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My most popular poems on the internet II

My most popular poems on the Internet (II) A number of my poems and translations have gone viral, according to Google, and some have been copied onto hundreds to thousands of web pages. That’s a lot of cutting and pasting! The results below are the results returned by Google at the time I did the searches. This Sappho translation has over 700 results: Sappho, fragment 22 loose translation/interpretation by Michael R. Burch That enticing girl's clinging dresses leave me trembling, overcome by happiness, as once, when I saw the Goddess in my prayers eclipsing Cyprus. This original poem has over 700 results for the first line: Child of 9-11 by Michael R. Burch a poem for Christina-Taylor Green, who was born on September 11, 2001 and who died at age nine, shot to death ... Child of 9-11, beloved, I bring this lily, lay it down here at your feet, and eiderdown, and all soft things, for your gentle spirit. I bring this psalm?I hope you hear it. Much love I bring?I lay it down here by your form, which is not you, but what you left this shell-shocked world to help us learn what we must do to save another child like you. Child of 9-11, I know you are not here, but watch, afar from distant stars, where angels rue the evil things some mortals do. I also watch; I also rue. And so I make this pledge and vow: though I may weep, I will not rest nor will my pen fail heaven's test till guns and wars and hate are banned from every shore, from every land. Child of 9-11, I grieve your tender life, cut short ... bereaved, what can I do, but pledge my life to saving lives like yours? Belief in your sweet worth has led me here ... I give my all: my pen, this tear, this lily and this eiderdown, and all soft things my heart can bear; I bring them to your final bier, and leave them with my promise, here. My Plato translation (or “take” on Plato) has over 650 results: Mariner, do not ask whose tomb this may be, but go with good fortune: I wish you a kinder sea. ?Michael R. Burch, after Plato This translation of a Middle English poem has more than 500 results: How Long the Night (anonymous Middle English poem, circa early 13th century AD) loose translation/interpretation by Michael R. Burch It is pleasant, indeed, while the summer lasts with the mild pheasants' song ... but now I feel the northern wind's blast? its severe weather strong. Alas! Alas! This night seems so long! And I, because of my momentous wrong now grieve, mourn and fast. This original epigram returns over 500 results for the first line: Here and Hereafter aka Saving Graces by Michael R. Burch Life’s saving graces are love, pleasure, laughter ... wisdom, it seems, is for the Hereafter. I have dedicated the epigram above to the so-called Religious Right and Moral Majority. These Einstein limericks have over 500 results: The Cosmological Constant by Michael R. Burch Einstein, the frizzy-haired, said E equals MC squared. Thus all mass decreases as activity ceases? Not my mass, my ass declared! Asstronomical by Michael R. Burch Relativity, the theorists’ creed, says mass increases with speed. My (m)ass grows when I sit it. Mr. Einstein, get with it; equate its deflation, I plead! Relative to Whom? by Michael R. Burch Einstein’s theory, incredibly silly, says a relative grows willy-nilly at speeds close to light. Well, his relatives might, but mine grow their (m)asses more stilly! This original poem has over 500 results: Neglect by Michael R. Burch What good are tears? Will they spare the dying their anguish? What use, our concern to a child sick of living, waiting to perish? What good, the warm benevolence of tears without action? What help, the eloquence of prayers, or a pleasant benediction? Before this day is over, how many more will die with bellies swollen, emaciate limbs, and eyes too parched to cry? I fear for our souls as I hear the faint lament of theirs departing ... mournful, and distant. How pitiful our "effort," yet how fatal its effect. If they died, then surely we killed them, if only with neglect. This Matsuo Basho haiku translation has nearly 500 results: The first soft snow: leaves of the awed jonquil bow low ?Matsuo Basho, loose translation/interpretation by Michael R. Burch Other poems and translations with more than 100 results: Speechless by Ko Un translation by Michael R. Burch At Auschwitz piles of glasses, mountains of shoes ... returning, we stared out different windows. Shattered by Vera Pavlova loose translation/interpretation by Michael R. Burch I shattered your heart; now I limp through the shards barefoot. Come, investigate loneliness! a solitary leaf clings to the Kiri tree ?Matsuo Basho, loose translation/interpretation by Michael R. Burch Ah butterfly, what dreams do you ply with your beautiful wings? ?Fukuda Chiyo-ni, loose translation/interpretation by Michael R. Burch While you decline to cry, high on the mountainside a single stalk of plumegrass wilts. ?O no Yasumaro (circa 711), loose translation/interpretation by Michael R. Burch Nun Fun Undone by Michael R. Burch Abbesses’ recesses are not for excesses! Sappho, fragment 156 loose translation by Michael R. Burch She keeps her scents in a dressing-case. And her sense? In some undiscoverable place. Sappho, fragment 58 loose translation/interpretation by Michael R. Burch Pain drains me to the last drop . An ancient pond, the frog leaps: the silver plop and gurgle of water ?Matsuo Basho, loose translation by Michael R. Burch Teddy Roosevelt spoke softly and carried a big stick; Donald Trump speaks loudly and carries a big shtick.?Michael R. Burch Keywords/Tags: Michael Burch, popular, most popular poems, best poems, viral poems, poetry, poets, poetic expression, write, writing, epigrams, epitaph, translation, translations, quotes, Google, Internet, journals, literary journals, blogs, social media, Facebook, Twitter, Instagram, Yahoo, international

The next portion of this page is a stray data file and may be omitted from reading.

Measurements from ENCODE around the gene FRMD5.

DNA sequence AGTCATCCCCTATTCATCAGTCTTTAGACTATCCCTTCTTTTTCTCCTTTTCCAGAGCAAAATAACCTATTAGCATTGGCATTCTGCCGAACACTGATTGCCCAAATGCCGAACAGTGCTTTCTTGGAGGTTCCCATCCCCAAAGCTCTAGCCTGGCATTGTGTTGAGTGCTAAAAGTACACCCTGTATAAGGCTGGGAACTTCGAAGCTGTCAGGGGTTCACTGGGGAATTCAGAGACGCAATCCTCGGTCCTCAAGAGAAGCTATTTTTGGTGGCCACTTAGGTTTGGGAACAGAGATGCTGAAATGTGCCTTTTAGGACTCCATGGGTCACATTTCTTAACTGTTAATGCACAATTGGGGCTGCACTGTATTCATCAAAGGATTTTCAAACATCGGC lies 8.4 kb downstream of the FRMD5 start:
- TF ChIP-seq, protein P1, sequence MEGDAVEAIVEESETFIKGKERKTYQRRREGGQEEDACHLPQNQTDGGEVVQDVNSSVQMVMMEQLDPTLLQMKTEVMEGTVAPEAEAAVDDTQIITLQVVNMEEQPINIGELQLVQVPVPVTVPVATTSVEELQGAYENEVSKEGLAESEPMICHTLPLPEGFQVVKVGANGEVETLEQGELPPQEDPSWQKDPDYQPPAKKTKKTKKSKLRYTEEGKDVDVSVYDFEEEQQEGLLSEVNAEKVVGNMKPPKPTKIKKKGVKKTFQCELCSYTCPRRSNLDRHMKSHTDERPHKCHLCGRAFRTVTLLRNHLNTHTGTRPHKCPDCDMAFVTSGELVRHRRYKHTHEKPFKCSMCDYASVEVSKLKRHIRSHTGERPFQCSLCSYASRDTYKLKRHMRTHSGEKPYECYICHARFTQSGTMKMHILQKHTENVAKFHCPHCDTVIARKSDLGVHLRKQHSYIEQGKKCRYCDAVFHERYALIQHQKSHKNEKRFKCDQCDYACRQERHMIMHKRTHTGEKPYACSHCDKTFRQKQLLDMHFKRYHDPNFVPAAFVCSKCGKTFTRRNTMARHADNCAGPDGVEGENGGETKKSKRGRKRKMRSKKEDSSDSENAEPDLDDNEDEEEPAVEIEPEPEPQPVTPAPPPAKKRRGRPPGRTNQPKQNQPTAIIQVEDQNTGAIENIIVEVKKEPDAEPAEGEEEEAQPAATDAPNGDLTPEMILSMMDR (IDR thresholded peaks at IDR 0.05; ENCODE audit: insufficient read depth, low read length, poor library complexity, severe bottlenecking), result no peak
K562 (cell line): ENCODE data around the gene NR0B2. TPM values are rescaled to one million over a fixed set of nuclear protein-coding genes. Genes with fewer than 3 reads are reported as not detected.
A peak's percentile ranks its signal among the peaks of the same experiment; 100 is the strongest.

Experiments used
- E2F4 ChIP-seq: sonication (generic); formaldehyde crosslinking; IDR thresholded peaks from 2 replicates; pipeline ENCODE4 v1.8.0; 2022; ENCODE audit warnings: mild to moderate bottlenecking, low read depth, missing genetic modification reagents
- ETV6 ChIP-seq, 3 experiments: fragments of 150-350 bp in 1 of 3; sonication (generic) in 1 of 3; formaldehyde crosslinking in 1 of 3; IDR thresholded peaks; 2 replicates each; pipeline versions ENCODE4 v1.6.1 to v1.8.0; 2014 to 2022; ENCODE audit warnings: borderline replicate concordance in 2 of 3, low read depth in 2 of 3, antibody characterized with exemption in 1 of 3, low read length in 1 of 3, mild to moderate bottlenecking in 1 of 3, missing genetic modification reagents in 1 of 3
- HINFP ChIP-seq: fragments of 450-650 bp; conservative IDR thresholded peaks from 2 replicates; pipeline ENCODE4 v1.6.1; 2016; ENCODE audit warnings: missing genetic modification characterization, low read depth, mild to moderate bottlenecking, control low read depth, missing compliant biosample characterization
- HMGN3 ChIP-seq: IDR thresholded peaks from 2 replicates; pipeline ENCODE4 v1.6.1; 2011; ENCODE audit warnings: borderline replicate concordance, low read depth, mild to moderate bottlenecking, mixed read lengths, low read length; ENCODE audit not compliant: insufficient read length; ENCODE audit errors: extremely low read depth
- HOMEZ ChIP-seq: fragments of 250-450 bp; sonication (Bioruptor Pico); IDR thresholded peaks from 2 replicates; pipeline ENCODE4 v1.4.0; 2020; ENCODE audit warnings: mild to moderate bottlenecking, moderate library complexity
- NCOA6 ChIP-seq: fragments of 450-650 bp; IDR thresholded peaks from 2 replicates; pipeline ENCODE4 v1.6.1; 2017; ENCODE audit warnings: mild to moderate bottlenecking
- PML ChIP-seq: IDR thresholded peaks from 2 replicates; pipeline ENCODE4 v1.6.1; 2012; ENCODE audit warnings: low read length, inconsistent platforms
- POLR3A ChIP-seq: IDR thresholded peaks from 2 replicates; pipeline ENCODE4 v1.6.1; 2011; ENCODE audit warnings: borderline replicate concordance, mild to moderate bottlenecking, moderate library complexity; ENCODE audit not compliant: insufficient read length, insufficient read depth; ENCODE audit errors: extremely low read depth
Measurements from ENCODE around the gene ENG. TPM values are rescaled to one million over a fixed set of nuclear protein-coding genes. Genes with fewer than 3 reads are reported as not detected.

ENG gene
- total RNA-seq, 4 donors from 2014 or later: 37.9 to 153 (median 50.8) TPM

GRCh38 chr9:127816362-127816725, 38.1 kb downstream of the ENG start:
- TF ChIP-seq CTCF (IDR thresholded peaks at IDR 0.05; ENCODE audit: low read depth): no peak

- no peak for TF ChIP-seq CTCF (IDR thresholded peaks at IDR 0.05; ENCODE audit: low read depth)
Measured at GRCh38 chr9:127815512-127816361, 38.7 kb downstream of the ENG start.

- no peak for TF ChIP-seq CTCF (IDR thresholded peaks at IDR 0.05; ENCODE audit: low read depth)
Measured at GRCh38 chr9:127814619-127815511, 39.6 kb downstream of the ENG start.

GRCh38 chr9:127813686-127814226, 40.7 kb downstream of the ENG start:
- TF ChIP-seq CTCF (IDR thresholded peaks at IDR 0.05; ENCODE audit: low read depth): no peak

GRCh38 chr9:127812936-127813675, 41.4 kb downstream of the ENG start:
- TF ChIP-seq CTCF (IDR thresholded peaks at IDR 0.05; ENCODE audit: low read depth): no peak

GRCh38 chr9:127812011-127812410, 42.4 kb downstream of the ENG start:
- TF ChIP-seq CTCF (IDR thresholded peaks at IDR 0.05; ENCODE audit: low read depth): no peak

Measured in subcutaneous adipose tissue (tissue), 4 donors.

Copyright © | Year Posted 2020